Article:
Disinfecting Papers and Books 8/30/18


One question that always has me baffled is how to disinfect books. I've never had the problem of Collembola getting into my papers and books, but others have issues with organisms getting into their books and papers. I don't know whether the organism is Collembola, or infected psocids (book lice), or something else--no one has had them identified. Jo had them and this is what she did to get them out of mail, papers, and books. She believes the organisms were Collembola. Again, if it was, it was a different strain than I'm familiar with. She writes,

"To treat thick books like the thickest encyclopedias my husband wrapped them in 2 layers of tin foil and baked them at 350F for 1/2 hour to an hour. You have to open the book and check and see if it is starting to burn and if it is hot all the way through. The book has to be hot all the way through. Then turn off the oven and let it sit. You can do multiple books at a time. The residual heat will keep them hot and completely kill off all the Collembola and they are tough critters to kill. They live on any paper you touch so EVERYTHING has to be baked once touched.

Paper 2-3 minutes and it didn't need to be wrapped. Envelopes you get in the mail 5 minutes. Just make sure you check and once you get the feel for when something burns you know how to adjust. Sometimes my husband wrapped the mail in tin foil. The tin foil protects the books from burning since they are so thick.

This is why it was so good that my husband wasn't infected with the bugs, he could treat and not re-infect like I would have. He baked the photos with the backs together (the white side) and the photo side facing out wrapped in tin foil only 2 thick or they will stick and then bake for 5 minutes and then remove and leave in tin foil because the heat stays with it if you need to keep baking photos.

When something is treated put in a new ziploc bag and write the date it was treated. All store receipts are heat sensitive and turn black no matter what. If you don't have anyone who is not infected to help, you would have to wait until you FOR SURE have no more bugs on you and you are NOT A CARRIER and then you would have to fog the room you are doing this in really heavy with CedarCide cedar oil and have peppermint oil on you and clean rubber gloves to do the process and hope that you don't get yourself re-infected. With the CedarCide cedar oil fogged in the air the springtails can't jump or they will die in the fog."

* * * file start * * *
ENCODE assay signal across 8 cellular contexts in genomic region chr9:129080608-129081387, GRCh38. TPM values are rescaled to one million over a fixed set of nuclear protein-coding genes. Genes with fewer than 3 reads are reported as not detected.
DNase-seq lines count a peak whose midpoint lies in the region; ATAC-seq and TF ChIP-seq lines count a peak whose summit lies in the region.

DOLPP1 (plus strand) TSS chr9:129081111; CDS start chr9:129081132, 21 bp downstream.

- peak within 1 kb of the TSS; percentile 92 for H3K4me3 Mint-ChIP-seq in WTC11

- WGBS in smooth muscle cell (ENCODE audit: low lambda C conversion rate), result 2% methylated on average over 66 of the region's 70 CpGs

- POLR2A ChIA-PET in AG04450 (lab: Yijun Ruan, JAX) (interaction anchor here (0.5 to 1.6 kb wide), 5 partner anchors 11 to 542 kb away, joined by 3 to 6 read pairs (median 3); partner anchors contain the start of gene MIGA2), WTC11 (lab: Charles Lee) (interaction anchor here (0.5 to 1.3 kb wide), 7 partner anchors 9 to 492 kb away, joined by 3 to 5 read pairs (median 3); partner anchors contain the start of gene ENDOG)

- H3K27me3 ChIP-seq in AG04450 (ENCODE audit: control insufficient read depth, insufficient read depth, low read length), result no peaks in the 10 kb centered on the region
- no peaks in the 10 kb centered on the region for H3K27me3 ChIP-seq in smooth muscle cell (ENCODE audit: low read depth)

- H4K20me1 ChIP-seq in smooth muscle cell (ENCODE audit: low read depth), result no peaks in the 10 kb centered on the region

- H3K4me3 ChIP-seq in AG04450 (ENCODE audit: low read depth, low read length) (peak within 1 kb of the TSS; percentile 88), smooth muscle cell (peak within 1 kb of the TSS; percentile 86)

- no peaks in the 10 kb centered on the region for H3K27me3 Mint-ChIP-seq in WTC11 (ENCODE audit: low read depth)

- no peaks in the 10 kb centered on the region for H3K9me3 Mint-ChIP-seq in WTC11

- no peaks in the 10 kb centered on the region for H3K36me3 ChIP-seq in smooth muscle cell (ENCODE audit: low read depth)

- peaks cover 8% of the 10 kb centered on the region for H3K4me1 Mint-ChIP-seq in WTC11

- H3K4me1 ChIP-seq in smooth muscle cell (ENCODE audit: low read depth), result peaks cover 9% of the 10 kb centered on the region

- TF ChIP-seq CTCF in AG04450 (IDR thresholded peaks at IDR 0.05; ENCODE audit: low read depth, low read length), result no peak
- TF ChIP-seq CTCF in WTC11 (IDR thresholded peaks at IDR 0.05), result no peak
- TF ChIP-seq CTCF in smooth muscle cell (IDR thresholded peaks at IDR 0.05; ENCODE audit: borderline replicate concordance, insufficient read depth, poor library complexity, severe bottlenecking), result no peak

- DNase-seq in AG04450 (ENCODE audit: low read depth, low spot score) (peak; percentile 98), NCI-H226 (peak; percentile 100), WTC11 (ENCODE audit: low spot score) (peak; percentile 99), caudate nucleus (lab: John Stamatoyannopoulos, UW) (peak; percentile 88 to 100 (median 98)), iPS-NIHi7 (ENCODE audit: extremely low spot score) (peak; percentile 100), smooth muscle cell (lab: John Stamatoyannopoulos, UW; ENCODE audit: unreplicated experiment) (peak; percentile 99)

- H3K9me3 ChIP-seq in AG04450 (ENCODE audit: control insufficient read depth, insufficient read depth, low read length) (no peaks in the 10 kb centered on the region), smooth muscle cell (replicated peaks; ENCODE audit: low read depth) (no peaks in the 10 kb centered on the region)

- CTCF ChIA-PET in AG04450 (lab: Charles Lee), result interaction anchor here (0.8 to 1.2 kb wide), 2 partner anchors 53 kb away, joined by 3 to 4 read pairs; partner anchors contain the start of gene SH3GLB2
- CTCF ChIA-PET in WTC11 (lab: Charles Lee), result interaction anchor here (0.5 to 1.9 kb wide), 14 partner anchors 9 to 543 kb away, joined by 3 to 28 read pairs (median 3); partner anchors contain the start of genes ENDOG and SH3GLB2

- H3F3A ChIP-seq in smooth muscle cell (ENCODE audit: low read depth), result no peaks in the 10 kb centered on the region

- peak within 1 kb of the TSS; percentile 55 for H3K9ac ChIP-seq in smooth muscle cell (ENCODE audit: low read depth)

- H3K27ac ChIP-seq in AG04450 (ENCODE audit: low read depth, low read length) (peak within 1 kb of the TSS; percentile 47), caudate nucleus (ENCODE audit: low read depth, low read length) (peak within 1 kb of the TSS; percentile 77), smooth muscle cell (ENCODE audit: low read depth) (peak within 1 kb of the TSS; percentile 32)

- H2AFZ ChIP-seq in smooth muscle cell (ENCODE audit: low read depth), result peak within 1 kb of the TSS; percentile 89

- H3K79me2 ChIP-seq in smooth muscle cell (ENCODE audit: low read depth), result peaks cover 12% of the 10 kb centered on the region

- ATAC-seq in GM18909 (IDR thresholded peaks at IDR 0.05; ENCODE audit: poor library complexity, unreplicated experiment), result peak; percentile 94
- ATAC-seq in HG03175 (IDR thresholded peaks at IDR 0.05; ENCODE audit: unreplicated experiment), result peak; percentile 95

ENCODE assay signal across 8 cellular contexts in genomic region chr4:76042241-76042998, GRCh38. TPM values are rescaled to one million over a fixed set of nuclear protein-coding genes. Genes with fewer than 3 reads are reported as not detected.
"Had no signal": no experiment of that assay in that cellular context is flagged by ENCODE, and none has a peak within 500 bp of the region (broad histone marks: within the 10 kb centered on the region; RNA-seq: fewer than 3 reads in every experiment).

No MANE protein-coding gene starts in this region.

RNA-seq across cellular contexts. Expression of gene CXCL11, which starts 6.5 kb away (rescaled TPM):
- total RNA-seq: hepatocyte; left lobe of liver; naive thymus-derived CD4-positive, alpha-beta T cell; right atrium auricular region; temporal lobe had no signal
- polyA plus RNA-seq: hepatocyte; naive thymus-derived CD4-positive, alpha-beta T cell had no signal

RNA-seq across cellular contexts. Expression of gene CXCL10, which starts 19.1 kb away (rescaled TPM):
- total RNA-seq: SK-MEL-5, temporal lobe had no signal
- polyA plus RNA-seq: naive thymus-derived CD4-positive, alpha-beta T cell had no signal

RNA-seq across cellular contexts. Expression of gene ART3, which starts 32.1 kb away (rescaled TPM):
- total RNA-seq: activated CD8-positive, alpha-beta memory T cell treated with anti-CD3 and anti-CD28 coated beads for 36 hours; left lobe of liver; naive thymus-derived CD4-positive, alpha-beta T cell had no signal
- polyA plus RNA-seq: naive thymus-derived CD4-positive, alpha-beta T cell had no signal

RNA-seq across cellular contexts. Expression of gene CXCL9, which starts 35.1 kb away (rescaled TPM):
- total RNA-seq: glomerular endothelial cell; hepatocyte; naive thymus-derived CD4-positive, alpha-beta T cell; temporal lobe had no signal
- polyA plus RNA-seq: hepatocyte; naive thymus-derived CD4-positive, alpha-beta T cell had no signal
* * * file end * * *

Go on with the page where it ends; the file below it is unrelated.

I thank Jo for taking the time to share her experience with disinfecting paper and books. Of course, you have to be careful of the fire hazard if your oven gets too hot. It makes sense to have a fire extinguisher handy.

I wonder if the same can be accomplished in a microwave. Other than for heating water, it might be the only other value of microwaves.

Again, contrary to her experience, I never had issues with Collembola on my hands--just about every other part of my body, but never my hands. She also shared a lot more regarding how to use Cedarcide PCO, which I'll share in another update.

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In response to the above technique shared by Jo to disinfect books and papers in the oven, Jane replied with her variation of how she does it.

I do the following: I seal a much as I can fit into an oven roasting bag, sorted into topics. With books I try to put them in with bottoms lined up evenly so they can stand upright after. I seal with aluminum duct tape which is metal and stays stuck in heat. Then I heat my oven to 210 F for three hours. I can usually get 4 stacks on the two oven racks. I pulled them out and let them cool. Then I put them in shelves in the clear oven bag and keep them sealed until I need them. That way they can’t get reinfected.

I thank Jane and Jo for sharing their techniques. Notice that the temperature of her oven is 210 degrees F compared to Jo's 250 degrees F. Using the roasting bags and sealing them with aluminum duct tape reduces the chance of fire, plus the temperature is 40 degrees F lower. In either case, I recommend having a fire extinguisher near by.

And, Jane stored the disinfected books in clear oven bags to keep them from being reinfected.